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fig-2: Likelihood of déjà vu responding according to list and word condition.(A) Shows the likelihood of a déjà vu response according to list and word type collapsed across recognition response correctness. Upper-case N indicates high novelty lists (blue hues), lower-case n indicates low novelty lists (orange hues). Upper-case F indicates high familiarity lists, lower-case f indicates low familiarity lists. (B) Shows the likelihood of a déjà vu response according to novelty manipulation (N is high novelty lists (blue), n is low novelty lists (orange)) and word type (cl, critical lure; rl, related lure; ul, unrelated lure; t, target), split according to correct (left panel) and incorrect (right panel) recognition responding. Error bars represent 95% CIs.

Mentions: Déjà vu occurrence was assessed on a trial by trial basis. We were therefore able to calculate the likelihood with which a word from each condition would yield a déjà vu report (see Table 1 and Fig. 2A). Déjà vu frequency, as a proportion of all words presented within the given combinations of conditions, was assessed in a 2 (novelty) x 2 (familiarity) x 4 (word) repeated measures ANOVA. Assumptions of sphericity were violated for the main effect of word, χ2(5) = 31.17, p < .001, and the interactions between word x novelty, χ2(5) = 92.60, p < .001, word x familiarity, χ2(5) = 54.54, p < .001, and word x novelty x familiarity, χ2(5) = 33.49, p < .001. Degrees of freedom for these effects were corrected using Greenhouse-Geisser estimates of sphericity, using ε = .564, ε = .413, ε = .482 and ε = .555 respectively. Across all effects involving familiarity however, there were no significant differences, all ps > .350, suggesting that our manipulation of DRM strength did not influence déjà vu responses independently of the other factors. We therefore present the remaining effects involving the novelty and word conditions below.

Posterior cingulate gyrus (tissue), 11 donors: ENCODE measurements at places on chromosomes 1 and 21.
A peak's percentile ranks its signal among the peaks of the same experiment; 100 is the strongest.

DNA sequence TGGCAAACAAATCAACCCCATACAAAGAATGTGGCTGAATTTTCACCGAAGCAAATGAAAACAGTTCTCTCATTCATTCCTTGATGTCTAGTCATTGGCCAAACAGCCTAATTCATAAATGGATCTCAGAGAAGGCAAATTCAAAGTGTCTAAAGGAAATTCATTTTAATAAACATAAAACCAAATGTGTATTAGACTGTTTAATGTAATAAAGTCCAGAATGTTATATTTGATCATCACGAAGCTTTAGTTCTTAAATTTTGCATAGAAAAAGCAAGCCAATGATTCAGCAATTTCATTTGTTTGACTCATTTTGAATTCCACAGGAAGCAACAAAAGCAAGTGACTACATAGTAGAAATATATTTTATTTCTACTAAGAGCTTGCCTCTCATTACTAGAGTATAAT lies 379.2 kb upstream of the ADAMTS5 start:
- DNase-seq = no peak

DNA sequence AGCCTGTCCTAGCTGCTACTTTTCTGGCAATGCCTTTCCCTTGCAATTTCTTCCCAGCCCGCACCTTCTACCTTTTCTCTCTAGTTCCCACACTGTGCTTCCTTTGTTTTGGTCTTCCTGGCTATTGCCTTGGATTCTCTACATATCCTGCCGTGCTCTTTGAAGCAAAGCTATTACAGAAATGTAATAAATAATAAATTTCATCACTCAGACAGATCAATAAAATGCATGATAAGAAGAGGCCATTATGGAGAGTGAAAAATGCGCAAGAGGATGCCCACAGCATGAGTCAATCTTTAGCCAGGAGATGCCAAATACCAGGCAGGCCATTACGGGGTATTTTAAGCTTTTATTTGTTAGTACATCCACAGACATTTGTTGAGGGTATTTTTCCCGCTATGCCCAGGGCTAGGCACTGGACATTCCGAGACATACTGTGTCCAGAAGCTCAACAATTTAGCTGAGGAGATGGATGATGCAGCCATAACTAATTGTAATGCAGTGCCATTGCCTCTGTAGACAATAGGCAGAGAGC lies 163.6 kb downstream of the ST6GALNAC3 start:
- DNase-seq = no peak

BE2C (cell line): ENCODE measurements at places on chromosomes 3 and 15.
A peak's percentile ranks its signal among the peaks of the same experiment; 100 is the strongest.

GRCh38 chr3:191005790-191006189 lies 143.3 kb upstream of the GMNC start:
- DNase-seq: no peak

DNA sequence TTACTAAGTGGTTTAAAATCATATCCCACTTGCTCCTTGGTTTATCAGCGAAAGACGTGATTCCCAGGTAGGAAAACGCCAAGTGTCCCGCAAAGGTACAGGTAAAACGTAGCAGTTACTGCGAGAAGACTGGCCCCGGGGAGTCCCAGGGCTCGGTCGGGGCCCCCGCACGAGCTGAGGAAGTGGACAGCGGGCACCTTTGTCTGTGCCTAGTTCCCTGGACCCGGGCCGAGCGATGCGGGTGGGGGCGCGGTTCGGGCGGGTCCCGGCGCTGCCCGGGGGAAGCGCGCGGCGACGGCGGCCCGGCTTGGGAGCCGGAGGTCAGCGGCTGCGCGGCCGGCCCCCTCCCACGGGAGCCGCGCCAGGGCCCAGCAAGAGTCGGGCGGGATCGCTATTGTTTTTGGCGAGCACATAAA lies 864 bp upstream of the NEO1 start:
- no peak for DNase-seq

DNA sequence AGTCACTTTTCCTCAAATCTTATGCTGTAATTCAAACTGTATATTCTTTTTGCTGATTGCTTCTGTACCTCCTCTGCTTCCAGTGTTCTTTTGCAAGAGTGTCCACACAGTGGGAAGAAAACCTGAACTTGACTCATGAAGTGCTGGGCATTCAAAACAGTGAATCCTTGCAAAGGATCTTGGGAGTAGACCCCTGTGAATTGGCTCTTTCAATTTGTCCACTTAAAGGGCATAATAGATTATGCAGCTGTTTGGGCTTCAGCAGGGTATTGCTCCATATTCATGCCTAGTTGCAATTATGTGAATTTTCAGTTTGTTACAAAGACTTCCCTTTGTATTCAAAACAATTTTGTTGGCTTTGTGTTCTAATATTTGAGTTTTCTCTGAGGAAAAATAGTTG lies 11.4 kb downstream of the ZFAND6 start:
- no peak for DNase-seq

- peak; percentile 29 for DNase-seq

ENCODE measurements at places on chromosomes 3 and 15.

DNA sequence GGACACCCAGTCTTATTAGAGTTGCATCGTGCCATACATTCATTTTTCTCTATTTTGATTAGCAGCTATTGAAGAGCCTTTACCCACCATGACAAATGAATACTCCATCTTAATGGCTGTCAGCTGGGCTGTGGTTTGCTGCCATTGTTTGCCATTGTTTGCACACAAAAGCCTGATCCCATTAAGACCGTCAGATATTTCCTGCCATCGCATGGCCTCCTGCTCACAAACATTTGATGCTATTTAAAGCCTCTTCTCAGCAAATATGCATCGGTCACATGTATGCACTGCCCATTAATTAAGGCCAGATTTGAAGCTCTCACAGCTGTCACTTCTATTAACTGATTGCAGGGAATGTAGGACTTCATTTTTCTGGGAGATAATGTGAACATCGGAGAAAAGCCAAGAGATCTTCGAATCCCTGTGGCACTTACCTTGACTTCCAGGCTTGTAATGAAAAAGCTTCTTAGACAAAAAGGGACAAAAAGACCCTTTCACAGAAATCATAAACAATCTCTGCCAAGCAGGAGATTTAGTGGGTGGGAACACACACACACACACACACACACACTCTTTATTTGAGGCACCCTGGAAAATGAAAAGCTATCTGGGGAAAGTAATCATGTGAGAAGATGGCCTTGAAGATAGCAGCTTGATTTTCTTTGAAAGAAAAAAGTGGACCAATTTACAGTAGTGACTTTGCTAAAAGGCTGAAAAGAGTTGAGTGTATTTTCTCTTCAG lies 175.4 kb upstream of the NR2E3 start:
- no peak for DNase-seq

The awareness of novelty for strangely familiar words: a laboratory analogue of the déjà vu experience.

Urquhart JA, O'Connor AR - PeerJ (2014)

Likelihood of déjà vu responding according to list and word condition.(A) Shows the likelihood of a déjà vu response according to list and word type collapsed across recognition response correctness. Upper-case N indicates high novelty lists (blue hues), lower-case n indicates low novelty lists (orange hues). Upper-case F indicates high familiarity lists, lower-case f indicates low familiarity lists. (B) Shows the likelihood of a déjà vu response according to novelty manipulation (N is high novelty lists (blue), n is low novelty lists (orange)) and word type (cl, critical lure; rl, related lure; ul, unrelated lure; t, target), split according to correct (left panel) and incorrect (right panel) recognition responding. Error bars represent 95% CIs.
© Copyright Policy - open-access
Related In: Results  -  Collection

License
Show All Figures
getmorefigures.php?uid=PMC4230551&req=5